There is a science behind having vent pipes installed into your sewer and water waste drain system. As the waste moves through your waste lines, gravity is pulling it downward and out of your home. Without an air intake, the moving waste would create a vacuum which would cause it to stop moving through the system, as it is being pulled toward the sewer. This venting system is designed to allow multiple drains throughout your home to use this airflow from the vent to release any back pressure. Because of these reasons, it is very important that your vent pipe does not get clogged by birds nests, or any other obstructions, to prevent your sewer drain system from backing up into your home.
Step 1 - Locate your Vent Shaft on the Roof
In many cases the strange white pvc tube that sticks out the roof of your house is actually your vent pipe. In some homes, it actually sticks out of the wall, which is generally on older types of ranch homes or one story flats. In either case you want to be sure that nothing gets into these pipes and clogs the airflow in the system from getting through as it should. The best way to do this is to install a vent cover over the top of the actual shaft, and you will want to ad this to your yearly house inspection and maintenance list.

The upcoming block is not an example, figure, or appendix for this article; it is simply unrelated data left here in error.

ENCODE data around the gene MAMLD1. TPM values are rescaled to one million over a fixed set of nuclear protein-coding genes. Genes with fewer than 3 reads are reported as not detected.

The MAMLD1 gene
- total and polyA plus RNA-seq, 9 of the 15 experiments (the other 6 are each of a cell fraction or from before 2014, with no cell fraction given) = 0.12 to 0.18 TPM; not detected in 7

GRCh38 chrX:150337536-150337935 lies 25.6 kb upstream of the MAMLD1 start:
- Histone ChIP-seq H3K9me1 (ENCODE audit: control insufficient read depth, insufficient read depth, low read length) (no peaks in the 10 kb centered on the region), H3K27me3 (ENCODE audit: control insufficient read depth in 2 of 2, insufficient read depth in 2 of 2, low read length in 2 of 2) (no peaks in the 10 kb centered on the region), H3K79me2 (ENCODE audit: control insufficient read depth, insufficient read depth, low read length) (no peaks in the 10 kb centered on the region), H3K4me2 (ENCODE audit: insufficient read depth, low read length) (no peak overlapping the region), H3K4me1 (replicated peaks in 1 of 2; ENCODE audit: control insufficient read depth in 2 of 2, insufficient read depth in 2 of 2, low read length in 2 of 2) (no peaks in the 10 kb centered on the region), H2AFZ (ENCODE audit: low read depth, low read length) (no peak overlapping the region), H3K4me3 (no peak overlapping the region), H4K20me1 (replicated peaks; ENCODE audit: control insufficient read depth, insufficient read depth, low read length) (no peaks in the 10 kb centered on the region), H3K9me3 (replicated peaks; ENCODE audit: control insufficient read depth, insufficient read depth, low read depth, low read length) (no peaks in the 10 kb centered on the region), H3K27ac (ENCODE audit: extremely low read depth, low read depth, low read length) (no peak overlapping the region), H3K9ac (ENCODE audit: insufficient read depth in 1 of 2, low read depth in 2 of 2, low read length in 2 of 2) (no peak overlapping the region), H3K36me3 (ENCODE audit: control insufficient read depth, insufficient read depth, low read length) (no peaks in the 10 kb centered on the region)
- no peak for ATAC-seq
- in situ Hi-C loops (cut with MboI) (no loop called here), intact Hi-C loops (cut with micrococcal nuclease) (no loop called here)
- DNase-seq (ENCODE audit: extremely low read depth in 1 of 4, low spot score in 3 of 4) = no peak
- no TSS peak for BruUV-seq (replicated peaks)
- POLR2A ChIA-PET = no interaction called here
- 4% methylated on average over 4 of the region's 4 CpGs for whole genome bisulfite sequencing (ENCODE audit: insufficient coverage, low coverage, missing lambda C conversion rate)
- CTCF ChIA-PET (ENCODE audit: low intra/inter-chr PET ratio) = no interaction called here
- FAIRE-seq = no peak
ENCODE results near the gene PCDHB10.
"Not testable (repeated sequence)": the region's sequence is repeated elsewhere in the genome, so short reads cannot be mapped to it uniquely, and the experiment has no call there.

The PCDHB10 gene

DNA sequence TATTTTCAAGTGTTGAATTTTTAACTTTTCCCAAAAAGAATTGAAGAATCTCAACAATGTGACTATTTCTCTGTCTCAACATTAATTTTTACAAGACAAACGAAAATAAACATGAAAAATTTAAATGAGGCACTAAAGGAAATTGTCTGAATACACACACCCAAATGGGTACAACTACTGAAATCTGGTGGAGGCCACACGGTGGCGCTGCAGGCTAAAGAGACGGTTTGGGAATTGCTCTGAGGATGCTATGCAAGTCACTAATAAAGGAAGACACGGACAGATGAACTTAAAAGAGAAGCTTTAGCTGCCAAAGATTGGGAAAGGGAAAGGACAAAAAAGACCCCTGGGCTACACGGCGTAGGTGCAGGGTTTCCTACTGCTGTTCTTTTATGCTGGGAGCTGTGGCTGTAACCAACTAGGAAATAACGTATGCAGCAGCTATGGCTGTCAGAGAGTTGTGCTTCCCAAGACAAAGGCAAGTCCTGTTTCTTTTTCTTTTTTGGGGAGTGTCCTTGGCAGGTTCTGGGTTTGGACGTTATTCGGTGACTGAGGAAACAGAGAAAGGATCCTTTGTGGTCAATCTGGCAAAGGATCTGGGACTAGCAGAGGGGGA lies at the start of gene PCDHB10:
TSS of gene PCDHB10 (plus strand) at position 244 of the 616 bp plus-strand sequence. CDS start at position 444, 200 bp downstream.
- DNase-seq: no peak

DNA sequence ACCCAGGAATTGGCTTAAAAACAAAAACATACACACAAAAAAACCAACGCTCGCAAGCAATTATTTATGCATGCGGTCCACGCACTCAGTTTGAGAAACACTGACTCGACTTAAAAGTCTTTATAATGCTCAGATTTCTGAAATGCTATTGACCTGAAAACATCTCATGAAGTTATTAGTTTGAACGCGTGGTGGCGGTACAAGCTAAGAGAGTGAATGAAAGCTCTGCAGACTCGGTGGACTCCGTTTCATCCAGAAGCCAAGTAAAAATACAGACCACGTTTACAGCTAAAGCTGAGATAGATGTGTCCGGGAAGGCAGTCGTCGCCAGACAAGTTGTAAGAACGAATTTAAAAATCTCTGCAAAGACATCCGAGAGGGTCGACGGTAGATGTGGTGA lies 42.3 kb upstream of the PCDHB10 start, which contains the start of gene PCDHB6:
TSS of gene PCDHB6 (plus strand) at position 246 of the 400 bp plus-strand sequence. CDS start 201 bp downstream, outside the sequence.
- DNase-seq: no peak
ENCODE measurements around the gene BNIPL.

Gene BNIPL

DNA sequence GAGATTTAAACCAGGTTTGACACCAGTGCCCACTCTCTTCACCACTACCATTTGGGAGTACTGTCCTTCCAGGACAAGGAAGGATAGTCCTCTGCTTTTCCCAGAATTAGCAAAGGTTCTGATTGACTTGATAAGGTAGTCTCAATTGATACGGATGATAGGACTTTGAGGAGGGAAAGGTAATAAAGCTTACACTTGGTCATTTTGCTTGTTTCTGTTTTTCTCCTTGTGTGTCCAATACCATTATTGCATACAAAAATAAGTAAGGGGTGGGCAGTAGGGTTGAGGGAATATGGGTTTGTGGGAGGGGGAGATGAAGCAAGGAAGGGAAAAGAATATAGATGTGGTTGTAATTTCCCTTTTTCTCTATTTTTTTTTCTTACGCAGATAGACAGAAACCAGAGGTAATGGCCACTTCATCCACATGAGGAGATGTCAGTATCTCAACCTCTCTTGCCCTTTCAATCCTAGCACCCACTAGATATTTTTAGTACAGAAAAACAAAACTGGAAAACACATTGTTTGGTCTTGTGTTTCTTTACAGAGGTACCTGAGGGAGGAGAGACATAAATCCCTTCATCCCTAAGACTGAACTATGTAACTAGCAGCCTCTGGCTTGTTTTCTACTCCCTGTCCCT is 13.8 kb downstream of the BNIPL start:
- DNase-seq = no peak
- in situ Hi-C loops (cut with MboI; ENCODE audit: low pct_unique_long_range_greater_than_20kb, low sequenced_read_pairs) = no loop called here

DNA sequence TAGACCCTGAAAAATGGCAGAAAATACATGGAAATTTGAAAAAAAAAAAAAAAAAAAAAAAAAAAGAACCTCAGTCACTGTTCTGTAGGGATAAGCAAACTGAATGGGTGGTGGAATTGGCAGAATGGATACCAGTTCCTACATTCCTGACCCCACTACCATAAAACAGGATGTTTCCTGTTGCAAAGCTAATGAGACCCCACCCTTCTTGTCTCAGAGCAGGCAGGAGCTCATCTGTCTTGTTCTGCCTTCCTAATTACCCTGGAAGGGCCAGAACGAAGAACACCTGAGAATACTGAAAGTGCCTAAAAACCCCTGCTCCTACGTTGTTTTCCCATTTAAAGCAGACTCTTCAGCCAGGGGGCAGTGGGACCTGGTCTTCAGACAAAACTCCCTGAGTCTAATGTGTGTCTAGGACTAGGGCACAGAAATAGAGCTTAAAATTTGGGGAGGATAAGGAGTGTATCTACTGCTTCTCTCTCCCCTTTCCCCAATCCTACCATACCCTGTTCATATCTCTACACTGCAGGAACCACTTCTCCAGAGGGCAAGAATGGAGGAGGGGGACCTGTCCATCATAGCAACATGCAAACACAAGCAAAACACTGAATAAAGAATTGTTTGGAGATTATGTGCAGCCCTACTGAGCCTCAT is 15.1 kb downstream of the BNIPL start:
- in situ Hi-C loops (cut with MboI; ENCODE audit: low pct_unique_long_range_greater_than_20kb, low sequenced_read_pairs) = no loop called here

Step 2 - Assemble the Vent Cover
The cover on your vent pipes could be worn or contain blockage, which can effect your system. If you are installing a new vent shaft system you are going to want to get a cover on this before it is installed into the main drain lines to prevent blockages. The top of the unit simply needs to have a vent cover installed, and you do not want it to protrude more than 6 to 12 inches above the roof. You should have several caps for the 2 ends of the vent t-bend, which have securing pins or snaps embedded on the inside to hold in screening. The screens should be inserted and then locked into place so they can not easily come loose. Once you have the screens installed they will lock into an unmovable state once they are screwed into position on the t-bend. This will prevent bugs from getting in and clogging the lines as well as birds and other neighborhood creatures, such as rats, mice or squirrels.
Step 3 - Install the Vent Cover
Once you have the vent cover built, you can then install it onto your vent pipes where it comes out of the roof of the home. All you need to do at this point is to add the pvc sealant to the inner lip of the pipe and slide it onto the vent shaft. A good thing to keep in mind here, is to make sure that the vent openings are pointing away from high wind directions. This will vary by your geographical location, as in some areas winds can come north to south or east and west.